By: V’s Mom
I watched you as you opened all your gifts today, and I knew that deep down inside you were secretly hoping that one of those boxes contained a smartphone. I saw a glimmer of disappointment as you thanked us for the gifts and said you loved them. I understand you are well past the age that most of your friends were when they got their phones. I know there are group chats and accounts that you have been missing out on. It is the new social life of a tween, I get it. But what I have a hard time accepting is that at twelve years old, you are entirely capable of existing in a place very different from reality. You know that old saying, “You are too young to understand,” well, I really do think you are too young to understand.
It is so important to your father and I that you learn to navigate the real world first. Don’t get me wrong, it sometimes saddens me to watch you with your friends. You are the only one without a phone in your hand. You all laugh and giggle at funny pictures or videos and, truth be told, I honestly sometimes question if we made the right decision. Am I making you lonelier being the only kid left out of group chats? Am I making you an easy target for bullies next year in middle school?
I think about how much easier it would be to just say yes! Gosh darn-it, let's do it! Let’s go buy the iPhone 8! Is that what they all have now? You finally will stop bugging us every holiday for a phone. We can be “friends” on Facebook and Instagram so you can “like” or “love” the awkward child photos I post of you for all of cyber world to see. I can keep up with your social life by viewing your posted photos and videos on Snapchat and TikTok. You can literally be anyone you want to be in the cyber world.
But my biggest fear is that as time goes by I will have “lost” my daughter. What do I mean by lost, you ask? I mean that doesn’t even make sense, right? You would literally be so accessible that we could communicate 24/7. But what happens if we are in the car, and I want to actually talk to you? What happens if I want to get to know your “friends?” What happens if your phone is dead and you get lost when you’re driving? Would you know how to ask for help? What happens when you meet a boy that wants to ask you out? What happens if that boy breaks your heart or you break his? Will you just text him the news because it is easier that way? What happens if you get so caught up in a text conversation on the subway that you don’t even realize you’re all alone on an empty train?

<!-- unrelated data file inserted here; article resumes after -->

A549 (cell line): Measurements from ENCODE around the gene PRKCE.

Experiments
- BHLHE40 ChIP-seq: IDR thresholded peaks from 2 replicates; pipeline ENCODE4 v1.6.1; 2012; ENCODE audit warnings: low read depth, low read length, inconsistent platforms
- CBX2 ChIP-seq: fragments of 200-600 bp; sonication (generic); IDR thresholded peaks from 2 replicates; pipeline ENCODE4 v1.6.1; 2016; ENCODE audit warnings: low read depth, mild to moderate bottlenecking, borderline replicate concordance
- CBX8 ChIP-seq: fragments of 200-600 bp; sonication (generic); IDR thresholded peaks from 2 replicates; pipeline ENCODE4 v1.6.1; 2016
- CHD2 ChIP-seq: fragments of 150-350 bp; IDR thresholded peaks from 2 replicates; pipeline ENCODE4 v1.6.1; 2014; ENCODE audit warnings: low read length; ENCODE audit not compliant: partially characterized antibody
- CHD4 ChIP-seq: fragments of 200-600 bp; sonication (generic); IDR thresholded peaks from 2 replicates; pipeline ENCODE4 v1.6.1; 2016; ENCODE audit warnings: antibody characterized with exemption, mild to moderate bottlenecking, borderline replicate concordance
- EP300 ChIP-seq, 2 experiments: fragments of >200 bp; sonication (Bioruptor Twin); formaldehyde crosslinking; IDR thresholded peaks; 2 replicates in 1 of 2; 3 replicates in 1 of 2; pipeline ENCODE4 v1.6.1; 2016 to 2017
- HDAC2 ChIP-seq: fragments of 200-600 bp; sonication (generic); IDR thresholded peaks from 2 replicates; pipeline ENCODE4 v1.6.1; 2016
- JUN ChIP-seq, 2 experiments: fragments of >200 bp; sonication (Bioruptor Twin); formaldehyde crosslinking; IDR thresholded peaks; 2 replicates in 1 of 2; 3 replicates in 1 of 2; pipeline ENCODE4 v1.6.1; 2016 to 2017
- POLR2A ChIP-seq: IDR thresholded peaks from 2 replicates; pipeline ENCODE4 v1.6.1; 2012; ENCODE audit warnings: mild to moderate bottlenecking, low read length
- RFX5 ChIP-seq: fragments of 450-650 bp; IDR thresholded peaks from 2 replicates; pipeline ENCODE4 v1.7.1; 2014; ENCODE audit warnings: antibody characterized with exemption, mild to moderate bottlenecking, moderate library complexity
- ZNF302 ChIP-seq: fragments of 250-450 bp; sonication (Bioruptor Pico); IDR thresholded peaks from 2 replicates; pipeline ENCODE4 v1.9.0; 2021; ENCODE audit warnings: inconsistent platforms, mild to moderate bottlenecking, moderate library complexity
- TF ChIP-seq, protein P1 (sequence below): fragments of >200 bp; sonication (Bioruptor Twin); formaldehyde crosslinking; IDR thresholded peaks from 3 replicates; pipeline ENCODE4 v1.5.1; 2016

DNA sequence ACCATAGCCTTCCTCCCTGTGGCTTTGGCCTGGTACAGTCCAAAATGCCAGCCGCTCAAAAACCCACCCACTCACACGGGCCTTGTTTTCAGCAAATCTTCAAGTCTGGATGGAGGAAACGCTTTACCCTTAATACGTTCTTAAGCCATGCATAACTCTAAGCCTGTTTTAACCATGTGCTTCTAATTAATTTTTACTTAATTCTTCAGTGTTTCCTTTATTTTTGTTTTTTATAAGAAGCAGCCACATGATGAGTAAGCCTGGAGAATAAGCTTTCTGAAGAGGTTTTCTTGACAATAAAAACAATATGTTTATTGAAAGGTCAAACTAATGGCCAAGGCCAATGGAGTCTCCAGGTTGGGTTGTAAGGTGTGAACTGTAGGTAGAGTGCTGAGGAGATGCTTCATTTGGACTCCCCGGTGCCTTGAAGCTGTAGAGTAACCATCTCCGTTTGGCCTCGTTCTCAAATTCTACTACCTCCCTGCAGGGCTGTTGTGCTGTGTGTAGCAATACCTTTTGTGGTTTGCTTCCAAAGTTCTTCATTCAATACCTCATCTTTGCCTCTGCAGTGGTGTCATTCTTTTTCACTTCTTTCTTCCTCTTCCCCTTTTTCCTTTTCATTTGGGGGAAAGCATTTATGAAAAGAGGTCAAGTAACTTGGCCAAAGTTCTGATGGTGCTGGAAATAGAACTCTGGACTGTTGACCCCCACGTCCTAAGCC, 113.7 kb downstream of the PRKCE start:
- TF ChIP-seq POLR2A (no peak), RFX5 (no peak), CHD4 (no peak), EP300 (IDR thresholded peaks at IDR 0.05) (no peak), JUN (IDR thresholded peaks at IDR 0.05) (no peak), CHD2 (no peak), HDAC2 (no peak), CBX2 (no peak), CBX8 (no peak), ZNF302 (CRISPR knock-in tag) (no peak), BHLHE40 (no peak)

I see how out of touch you feel from your friends and God bless you, you always just laugh along with the funny texts or photos they show you. Your friends must speak in a language that you don't even understand. This is not a punishment or to torture you, although it must feel like that. Our purpose is so much bigger than that and something you won’t understand until you are much older. I can promise you that.
To be perfectly honest, a smartphone can be a great thing, especially for us moms. I am not going to lie about that. It allows us to multitask and keep up with our hectic lives. Everything is at the tip of our fingers. You need new shoes? Done. It will arrive tomorrow. Why wait in traffic when you can avoid it? Going to be late for pickup? Text a neighbor. You don’t even have to wait for the news to give you the weather report, just ask Alexa! It is all so easy. Gosh, I can’t even fathom how we functioned sometimes without them! But I know the difference. I know what it is like to knock on a neighbors door and ask for my friend to come play. I grew up knowing the responsibility of riding my bike throughout my neighborhood and having to be home by dinner. I remember being bored with the neighborhood kids and coming up with games to play. And when I was invited to eat at a friend’s house I knew how to politely ask for seconds. This is not about you reliving my childhood because Lord knows I would not want to relive my own mother’s! This is about learning to maneuver through your childhood not dependent on anything but yourself. Sometimes that means making mistakes that can be "deleted" and learned from. Trying new things that involve all your senses. Communicating to others the way nature intended us to. We want you to see beyond the facade that social media has created for your generation. To be able to differentiate what is reality and what is not, so that your journey in life is your own and that the path you follow is built on your character.
So, my sweet, funny, talented tween, may this year be another year that you fill with childhood memories. Remember, always, that life is not the screen in front of you, it is what is happening all around you, so enjoy those moments. There is plenty of time ahead for you to capture them on a phone.
Please consider delaying the smartphone for your child with the Wait Until 8th pledge. There are so many reasons to wait. Currently the average age a child receives a smartphone is 10 years old despite the many distractions and dangers that comes with this technology. Join 20,000 parents by signing the pledge today.
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